The aim of the present experiment was to examine the relationship between the discriminative-stimulus and self-reported effects of drugs in humans. To accomplish this aim, nine healthy adult volunteers (four females, five males) were trained to discriminate between placebo and 10 mg d-amphetamine (low-dose group) or 20 mg d-amphetamine (high-dose group). After acquiring the placebo-amphetamine discrimination, a range of doses of d-amphetamine (1.25-20 mg) was tested to determine if they shared discriminative stimulus effects with the training dose. Participants in the low-dose group exhibited a significant leftward shift in the dose-response function for discrimination performance, which is concordant with previous preclinical and human drug discrimination studies that assessed the effects of training dose. Consistent with the drug discrimination findings, participants in the low-dose group exhibited a significant leftward shift in the dose-response function for several self-reported drug effects (e.g., Like the Drug and Stimulated). However, several other self-reported drug effect items were not significantly influenced by training condition (e.g., Anxious/Nervous and Bad Effects). These results suggest that the discriminative-stimulus and self-reported drug effects of d-amphetamine overlap, but are not isomorphic. Furthermore, these results illustrate that behavioral history significantly influences subsequent drug effects in humans. Copyright (C) 1999 Elsevier Science Inc.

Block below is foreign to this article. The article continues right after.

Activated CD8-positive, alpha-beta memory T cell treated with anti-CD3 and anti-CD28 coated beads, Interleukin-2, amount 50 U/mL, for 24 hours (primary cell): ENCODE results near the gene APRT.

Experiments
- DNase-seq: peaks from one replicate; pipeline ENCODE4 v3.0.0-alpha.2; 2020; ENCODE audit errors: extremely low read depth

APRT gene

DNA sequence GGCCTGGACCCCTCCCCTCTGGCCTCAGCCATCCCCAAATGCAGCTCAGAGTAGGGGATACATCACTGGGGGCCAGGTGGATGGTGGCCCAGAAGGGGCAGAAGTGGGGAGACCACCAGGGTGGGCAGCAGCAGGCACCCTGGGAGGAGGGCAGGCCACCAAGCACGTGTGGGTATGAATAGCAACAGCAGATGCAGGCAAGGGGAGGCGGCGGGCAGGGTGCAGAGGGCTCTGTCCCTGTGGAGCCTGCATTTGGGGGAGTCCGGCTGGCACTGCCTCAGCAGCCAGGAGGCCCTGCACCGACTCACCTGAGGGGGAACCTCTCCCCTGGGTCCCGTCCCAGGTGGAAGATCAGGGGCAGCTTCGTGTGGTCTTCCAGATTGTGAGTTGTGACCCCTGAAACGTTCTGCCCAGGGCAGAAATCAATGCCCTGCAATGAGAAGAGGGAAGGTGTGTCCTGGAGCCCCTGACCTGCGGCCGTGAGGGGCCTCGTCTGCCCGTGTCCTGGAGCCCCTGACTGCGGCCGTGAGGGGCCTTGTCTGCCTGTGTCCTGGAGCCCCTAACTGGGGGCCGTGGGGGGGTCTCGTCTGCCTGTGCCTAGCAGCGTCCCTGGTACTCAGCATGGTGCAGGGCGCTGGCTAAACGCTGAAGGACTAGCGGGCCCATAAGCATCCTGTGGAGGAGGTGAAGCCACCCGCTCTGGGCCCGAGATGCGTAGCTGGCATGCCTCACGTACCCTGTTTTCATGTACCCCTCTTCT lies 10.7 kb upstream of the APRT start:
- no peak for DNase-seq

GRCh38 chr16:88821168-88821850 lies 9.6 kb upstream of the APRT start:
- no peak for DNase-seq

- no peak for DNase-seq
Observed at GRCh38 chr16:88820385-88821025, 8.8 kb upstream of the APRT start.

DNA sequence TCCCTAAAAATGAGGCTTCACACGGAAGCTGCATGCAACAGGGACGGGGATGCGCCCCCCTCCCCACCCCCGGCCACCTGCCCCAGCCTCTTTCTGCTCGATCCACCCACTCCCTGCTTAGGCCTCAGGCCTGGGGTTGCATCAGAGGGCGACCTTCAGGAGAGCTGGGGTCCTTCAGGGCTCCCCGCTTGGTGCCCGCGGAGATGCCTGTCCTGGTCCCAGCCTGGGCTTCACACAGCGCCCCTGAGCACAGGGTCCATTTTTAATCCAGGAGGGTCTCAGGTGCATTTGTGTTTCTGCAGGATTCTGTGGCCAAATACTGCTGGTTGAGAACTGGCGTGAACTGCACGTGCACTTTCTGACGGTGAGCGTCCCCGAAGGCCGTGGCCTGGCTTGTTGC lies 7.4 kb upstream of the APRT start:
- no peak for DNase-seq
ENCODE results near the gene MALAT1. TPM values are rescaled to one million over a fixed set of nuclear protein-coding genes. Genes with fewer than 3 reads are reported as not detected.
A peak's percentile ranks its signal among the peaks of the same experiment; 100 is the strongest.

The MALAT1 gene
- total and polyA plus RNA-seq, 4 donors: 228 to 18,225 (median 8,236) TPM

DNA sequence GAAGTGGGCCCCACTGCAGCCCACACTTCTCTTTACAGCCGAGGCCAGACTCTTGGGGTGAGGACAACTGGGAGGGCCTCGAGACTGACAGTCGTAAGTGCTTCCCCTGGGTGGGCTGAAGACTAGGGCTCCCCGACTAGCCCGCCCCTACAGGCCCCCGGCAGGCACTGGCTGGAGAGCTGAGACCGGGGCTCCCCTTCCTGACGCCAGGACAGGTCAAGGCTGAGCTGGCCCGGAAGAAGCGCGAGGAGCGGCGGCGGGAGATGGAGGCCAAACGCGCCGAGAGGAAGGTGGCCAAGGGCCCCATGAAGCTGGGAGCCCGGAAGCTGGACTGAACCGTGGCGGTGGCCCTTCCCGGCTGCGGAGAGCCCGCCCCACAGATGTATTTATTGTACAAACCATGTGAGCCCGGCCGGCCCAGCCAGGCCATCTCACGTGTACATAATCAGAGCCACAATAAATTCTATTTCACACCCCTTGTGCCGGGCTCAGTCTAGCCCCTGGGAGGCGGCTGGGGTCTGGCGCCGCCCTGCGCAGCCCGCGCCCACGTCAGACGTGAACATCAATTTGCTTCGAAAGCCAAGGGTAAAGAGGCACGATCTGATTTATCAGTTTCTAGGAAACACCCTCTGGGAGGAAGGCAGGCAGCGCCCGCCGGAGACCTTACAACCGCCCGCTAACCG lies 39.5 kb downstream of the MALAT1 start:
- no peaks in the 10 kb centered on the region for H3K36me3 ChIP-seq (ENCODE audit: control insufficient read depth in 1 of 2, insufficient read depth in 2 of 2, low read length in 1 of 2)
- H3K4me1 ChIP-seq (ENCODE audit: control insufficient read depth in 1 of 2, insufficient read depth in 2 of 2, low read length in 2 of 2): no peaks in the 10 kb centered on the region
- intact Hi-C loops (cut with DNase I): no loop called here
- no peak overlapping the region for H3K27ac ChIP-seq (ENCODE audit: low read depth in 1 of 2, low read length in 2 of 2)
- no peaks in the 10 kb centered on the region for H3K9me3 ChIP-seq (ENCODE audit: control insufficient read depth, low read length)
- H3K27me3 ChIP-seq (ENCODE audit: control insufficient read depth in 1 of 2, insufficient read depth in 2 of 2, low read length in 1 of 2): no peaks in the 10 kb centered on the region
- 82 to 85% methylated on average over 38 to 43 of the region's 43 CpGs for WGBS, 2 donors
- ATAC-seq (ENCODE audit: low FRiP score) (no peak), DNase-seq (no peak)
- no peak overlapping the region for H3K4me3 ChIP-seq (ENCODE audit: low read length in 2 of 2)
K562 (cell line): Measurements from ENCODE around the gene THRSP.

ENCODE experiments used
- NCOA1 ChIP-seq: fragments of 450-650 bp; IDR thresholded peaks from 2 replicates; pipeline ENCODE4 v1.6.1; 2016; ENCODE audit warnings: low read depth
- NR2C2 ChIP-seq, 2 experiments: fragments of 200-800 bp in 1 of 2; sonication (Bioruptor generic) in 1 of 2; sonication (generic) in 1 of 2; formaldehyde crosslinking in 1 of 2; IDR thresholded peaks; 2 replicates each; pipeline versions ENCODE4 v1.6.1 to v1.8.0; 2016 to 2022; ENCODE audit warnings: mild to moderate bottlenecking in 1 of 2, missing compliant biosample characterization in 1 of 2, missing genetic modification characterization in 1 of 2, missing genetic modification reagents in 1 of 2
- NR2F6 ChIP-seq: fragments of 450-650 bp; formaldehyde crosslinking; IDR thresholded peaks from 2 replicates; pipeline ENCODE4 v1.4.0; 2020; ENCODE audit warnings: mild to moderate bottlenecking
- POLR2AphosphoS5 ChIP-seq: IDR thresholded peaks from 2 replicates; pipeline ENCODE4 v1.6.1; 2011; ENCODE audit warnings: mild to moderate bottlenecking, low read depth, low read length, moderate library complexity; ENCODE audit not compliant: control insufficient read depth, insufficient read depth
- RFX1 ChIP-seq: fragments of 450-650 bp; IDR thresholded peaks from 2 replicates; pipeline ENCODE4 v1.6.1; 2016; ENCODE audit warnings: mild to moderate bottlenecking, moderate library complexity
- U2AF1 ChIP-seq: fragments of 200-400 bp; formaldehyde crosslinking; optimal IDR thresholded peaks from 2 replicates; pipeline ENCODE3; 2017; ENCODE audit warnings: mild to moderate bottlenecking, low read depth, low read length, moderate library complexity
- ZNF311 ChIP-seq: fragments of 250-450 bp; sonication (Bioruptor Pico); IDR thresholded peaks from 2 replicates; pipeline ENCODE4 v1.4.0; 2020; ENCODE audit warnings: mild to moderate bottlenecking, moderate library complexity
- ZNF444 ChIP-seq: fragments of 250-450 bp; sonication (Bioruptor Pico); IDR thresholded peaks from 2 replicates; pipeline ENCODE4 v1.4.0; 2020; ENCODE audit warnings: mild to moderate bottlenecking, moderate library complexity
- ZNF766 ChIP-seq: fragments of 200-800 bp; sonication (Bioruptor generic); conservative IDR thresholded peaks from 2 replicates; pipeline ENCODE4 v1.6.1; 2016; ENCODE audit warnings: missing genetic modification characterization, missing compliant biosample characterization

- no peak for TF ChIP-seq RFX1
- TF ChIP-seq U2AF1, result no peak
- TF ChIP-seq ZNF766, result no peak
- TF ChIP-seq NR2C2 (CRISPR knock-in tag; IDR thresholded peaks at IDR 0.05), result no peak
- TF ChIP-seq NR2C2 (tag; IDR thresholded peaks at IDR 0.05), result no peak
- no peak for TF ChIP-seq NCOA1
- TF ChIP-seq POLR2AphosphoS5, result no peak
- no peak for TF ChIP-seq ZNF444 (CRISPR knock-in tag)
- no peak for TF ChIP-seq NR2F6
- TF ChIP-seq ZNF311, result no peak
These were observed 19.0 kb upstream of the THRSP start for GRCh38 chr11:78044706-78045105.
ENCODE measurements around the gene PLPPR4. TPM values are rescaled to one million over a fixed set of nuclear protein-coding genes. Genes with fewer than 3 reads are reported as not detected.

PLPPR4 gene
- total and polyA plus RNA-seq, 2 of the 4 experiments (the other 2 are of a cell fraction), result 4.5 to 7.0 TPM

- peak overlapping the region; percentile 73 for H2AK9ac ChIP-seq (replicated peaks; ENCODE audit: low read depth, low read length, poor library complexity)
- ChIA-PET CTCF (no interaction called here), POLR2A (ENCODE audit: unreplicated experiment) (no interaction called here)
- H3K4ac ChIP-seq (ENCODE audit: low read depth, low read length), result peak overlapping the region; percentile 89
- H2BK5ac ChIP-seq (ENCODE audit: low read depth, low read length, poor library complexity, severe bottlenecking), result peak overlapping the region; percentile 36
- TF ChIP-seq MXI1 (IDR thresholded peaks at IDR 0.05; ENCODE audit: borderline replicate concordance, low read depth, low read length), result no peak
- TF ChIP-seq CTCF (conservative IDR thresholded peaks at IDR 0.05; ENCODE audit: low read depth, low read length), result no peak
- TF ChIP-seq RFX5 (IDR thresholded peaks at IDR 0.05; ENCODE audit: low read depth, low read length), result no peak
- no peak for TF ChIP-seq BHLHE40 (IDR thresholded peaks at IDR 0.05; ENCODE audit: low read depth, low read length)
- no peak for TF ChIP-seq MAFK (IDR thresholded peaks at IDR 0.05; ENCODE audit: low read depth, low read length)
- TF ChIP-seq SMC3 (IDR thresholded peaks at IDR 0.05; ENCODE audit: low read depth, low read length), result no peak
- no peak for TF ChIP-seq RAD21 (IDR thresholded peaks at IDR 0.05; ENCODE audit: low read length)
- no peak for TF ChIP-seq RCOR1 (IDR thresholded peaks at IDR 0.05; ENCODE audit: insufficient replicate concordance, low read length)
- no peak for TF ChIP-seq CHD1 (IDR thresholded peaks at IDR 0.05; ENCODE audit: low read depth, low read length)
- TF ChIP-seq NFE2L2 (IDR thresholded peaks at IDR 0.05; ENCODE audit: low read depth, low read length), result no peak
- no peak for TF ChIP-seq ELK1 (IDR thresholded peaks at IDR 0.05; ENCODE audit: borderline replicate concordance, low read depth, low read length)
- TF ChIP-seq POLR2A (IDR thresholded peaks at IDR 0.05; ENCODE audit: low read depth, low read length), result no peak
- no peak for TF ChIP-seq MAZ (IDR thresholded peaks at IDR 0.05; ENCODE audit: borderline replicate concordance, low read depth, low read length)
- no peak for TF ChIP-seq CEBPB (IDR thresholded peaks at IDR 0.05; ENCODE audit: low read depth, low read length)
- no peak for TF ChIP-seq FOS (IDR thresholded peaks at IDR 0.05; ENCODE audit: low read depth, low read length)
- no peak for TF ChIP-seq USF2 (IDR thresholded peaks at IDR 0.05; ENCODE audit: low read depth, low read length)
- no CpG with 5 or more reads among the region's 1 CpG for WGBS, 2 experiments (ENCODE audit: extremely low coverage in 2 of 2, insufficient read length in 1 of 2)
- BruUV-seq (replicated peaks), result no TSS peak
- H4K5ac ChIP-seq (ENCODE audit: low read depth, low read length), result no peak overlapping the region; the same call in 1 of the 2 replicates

|Number of pages||8|
|Journal||Pharmacology Biochemistry and Behavior|
|State||Published - Oct 1999|
Bibliographical noteFunding Information:
This research was supported by funds provided by the University of Mississippi Medical Center School of Medicine and the Department of Psychiatry and Human Behavior, and by the National Institute on Drug Abuse Grant DA 10325 (C.R.R.). The authors are grateful to Richard L. Ogletree Jr., Pharm.D. for preparing the medications, and Catherine A. Hayes for expert technical assistance. Finally, the authors are grateful to Peggy J. Pazzaglia, MD for her expert medical assistance.
- Drug discrimination
- Subjective effects
ASJC Scopus subject areas
- Clinical Biochemistry
- Biological Psychiatry
- Behavioral Neuroscience